Two Biden milestones: a national average of $5 per gallon for gasoline for the first time ever, and a 39.7 percent approval rating in the RealClearPolitics polling average, the lowest of his presidency. Gasoline prices certainly aren’t the only issue driving that low poll number, but they’re the only issue that’s plastered on roadside signs 24/7 across the entire country.

The president isn’t solely responsible for the price of gasoline, and there are plenty of disruptions to the global oil market right now that Biden can’t do anything about. But Biden’s energy policy would have the effect of locking in high gas prices in the future. If he gets his way, get used to $5 per gallon — or more.

Biden’s energy policy is based on the same logic as Germany’s, which tried and failed to engineer an “energy transition” to all renewable power through government management. Biden’s solution to high gasoline prices is to stop using gasoline. Electric vehicles for all. The same day the $5 average was in the headlines, the White House put out a fact sheet on its charging-station plans.

The problem for Biden is that for electric vehicles right now, the economics don’t work. Not only are many electric vehicles more expensive than most gasoline vehicles, they’re less practical to drive. An electric car gets fewer miles per charge than a tank of gas, and while it takes a few minutes to fill up a tank, even the fastest chargers take 20 to 45 minutes to power up an electric vehicle. Less powerful hookups can take hours. Electric cars may work for some people who can afford a second car or who only travel short distances. But they are simply not yet feasible as a primary car for those who take longer trips and cannot afford to pay a premium for electric. That means for millions of Americans a gasoline vehicle is simply a better product.

At what point do the gas savings become worthwhile? If you really want people to drive EVs, there are two different directions from which to approach the issue. The first, Biden is very open about: subsidies for EVs and charging stations, with the goal of lowering the costs of owning and operating an EV.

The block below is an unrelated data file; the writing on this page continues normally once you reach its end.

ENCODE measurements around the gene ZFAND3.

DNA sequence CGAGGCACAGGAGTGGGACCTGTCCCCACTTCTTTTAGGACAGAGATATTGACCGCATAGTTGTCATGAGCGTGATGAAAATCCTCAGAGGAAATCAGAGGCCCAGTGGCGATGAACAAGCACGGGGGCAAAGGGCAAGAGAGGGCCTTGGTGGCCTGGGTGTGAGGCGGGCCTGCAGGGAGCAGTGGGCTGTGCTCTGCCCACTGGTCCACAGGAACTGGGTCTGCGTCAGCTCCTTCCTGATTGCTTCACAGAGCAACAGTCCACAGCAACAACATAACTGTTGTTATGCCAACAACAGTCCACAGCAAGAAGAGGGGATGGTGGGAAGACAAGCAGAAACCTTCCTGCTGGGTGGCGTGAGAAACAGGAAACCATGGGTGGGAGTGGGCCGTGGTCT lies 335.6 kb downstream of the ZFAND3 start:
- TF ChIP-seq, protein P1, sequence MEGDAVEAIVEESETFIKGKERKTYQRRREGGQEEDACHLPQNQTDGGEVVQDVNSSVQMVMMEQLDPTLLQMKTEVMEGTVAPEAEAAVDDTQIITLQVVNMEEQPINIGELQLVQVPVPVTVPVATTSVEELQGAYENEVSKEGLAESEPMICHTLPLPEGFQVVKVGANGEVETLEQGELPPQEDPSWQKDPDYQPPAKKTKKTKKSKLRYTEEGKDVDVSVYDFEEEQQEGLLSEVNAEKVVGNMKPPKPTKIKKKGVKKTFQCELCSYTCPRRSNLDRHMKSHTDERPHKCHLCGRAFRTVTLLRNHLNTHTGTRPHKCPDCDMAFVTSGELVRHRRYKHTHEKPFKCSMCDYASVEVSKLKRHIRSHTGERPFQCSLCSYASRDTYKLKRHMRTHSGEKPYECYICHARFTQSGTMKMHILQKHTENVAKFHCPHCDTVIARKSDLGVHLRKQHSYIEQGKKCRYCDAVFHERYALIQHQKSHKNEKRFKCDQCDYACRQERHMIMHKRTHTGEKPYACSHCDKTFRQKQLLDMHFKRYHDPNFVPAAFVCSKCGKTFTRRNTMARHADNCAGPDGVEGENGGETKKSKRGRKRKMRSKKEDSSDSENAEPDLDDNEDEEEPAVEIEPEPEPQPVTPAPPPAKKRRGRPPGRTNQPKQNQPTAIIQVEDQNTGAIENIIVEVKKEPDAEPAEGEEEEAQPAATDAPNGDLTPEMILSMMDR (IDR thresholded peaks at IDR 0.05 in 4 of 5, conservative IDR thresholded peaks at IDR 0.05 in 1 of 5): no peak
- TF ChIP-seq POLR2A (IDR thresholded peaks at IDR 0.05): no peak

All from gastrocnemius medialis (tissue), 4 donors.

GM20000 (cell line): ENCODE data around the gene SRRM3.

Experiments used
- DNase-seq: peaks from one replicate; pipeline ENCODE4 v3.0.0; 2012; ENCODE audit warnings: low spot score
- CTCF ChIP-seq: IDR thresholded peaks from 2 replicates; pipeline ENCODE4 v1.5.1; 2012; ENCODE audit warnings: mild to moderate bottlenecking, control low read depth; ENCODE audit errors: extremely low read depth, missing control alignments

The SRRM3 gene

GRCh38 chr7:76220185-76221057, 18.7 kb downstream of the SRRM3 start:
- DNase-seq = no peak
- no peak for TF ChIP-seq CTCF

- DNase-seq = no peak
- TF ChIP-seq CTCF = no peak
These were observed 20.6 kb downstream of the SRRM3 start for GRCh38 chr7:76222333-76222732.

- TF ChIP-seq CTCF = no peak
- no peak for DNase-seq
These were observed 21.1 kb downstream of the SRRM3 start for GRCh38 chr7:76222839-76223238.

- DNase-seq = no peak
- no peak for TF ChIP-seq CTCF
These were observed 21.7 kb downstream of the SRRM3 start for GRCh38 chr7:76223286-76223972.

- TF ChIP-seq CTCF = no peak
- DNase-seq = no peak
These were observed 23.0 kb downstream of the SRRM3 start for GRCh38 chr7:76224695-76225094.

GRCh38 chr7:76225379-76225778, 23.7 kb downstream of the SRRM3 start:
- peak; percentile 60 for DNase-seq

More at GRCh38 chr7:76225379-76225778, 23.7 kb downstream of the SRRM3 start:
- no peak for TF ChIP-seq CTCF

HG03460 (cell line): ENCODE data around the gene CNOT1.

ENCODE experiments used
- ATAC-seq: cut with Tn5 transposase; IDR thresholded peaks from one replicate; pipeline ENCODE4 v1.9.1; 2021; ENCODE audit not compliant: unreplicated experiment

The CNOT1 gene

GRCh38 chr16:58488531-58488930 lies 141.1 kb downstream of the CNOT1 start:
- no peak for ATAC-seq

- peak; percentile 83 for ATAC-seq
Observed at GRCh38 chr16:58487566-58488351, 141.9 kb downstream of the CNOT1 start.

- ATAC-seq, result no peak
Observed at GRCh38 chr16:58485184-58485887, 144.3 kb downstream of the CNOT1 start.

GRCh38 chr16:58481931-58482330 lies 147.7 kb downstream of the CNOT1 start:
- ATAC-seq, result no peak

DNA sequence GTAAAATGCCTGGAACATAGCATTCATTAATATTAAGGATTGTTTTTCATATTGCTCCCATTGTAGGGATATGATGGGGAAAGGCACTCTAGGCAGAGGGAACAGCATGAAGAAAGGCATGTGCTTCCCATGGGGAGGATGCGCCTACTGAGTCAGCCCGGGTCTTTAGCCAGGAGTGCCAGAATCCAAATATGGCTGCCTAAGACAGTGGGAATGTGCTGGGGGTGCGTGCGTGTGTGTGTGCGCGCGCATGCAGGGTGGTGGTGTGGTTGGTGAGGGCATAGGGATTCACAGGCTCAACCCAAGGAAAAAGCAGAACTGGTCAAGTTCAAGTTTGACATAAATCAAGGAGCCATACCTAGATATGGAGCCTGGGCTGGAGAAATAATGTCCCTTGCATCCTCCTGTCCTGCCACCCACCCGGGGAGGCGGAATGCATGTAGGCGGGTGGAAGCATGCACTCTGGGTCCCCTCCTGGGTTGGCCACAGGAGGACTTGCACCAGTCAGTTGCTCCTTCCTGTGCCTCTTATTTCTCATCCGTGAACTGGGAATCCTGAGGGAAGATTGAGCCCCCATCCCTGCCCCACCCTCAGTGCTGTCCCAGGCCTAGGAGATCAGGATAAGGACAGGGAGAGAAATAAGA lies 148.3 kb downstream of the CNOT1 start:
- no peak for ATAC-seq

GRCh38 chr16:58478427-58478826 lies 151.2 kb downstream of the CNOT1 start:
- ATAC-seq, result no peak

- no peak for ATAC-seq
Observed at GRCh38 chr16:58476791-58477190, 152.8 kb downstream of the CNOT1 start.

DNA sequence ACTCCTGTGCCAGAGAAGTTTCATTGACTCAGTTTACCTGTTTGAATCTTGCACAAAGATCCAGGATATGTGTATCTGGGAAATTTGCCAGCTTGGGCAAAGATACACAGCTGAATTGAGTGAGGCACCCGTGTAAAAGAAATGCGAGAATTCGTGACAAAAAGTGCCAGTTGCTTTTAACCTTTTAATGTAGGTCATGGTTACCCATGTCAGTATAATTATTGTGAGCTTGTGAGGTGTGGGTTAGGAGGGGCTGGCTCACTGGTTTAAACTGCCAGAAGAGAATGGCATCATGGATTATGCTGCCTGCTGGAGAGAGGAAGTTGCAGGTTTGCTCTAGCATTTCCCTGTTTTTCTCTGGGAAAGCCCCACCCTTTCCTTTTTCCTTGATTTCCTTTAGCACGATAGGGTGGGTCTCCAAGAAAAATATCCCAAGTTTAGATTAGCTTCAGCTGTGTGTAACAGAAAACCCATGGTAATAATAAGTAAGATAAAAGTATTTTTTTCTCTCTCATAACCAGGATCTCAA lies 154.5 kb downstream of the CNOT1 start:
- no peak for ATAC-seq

But there’s another side of the ledger. Even if EVs don’t get cheaper, they’ll become more attractive if gasoline becomes more expensive. The environmentalist movement thoroughly understands that.

In fact, if the goal is wholesale adoption of EVs, higher gasoline prices are probably the smarter way to spur the change. As Andrew Stuttaford wrote, the government encouragement of energy transition is “central planning lite,” and central planning, lite or otherwise, doesn’t work. Remember that Biden has lots of other progressive interest groups to balance: Build Back Better included an EV tax credit with preferences for cars built with union labor, for example. Mother Earth doesn’t particularly care whether UAW members at Ford or nonunion workers at Tesla built an EV, but you better believe Biden does.

Destroying is much easier than creating, and the environmentalist movement is pretty clear on what it wants. An article from the Sierra Club earlier this year said, “Experts agree that in order to achieve the administration’s climate goals and avert the worst of the climate crisis, there must be no new expansion of fossil fuel production or infrastructure.” Zip, zilch, nada.

It’s not just talk, either. Through the National Environmental Policy Act, environmental groups bring lawsuits against the government to halt any fossil-fuel expansion. The court process is supposed to be adversarial, but under the NEPA, if the government agrees with the environmentalists’ views, it isn’t. If lawsuits from interest groups can overturn approval of energy projects depending on whether the current occupant of the White House shares their political views, energy investment becomes a less sound business decision.

One major factor in gasoline prices is transportation. Transportation costs are one of the reasons why gasoline is always more expensive on the West Coast than the Midwest, for example. The most efficient way to move refined petroleum products is through pipelines — which the Biden administration and many state-level Democrats oppose as well.

Add it all up, and no matter what Biden says, Democrats’ energy policy would make expensive gasoline normal. Our European friends, who inspire many on the left, already have expensive gasoline all the time as a result of their own environmental policies. They layer in high excise taxes on gasoline as well, a proposal Democrats have been loath to adopt here. But the principle behind their actions is the same: Government knows best, and government must eliminate fossil fuels to save the earth. Expect similar economic results here — but unlike in Europe, don’t expect the voters to applaud.

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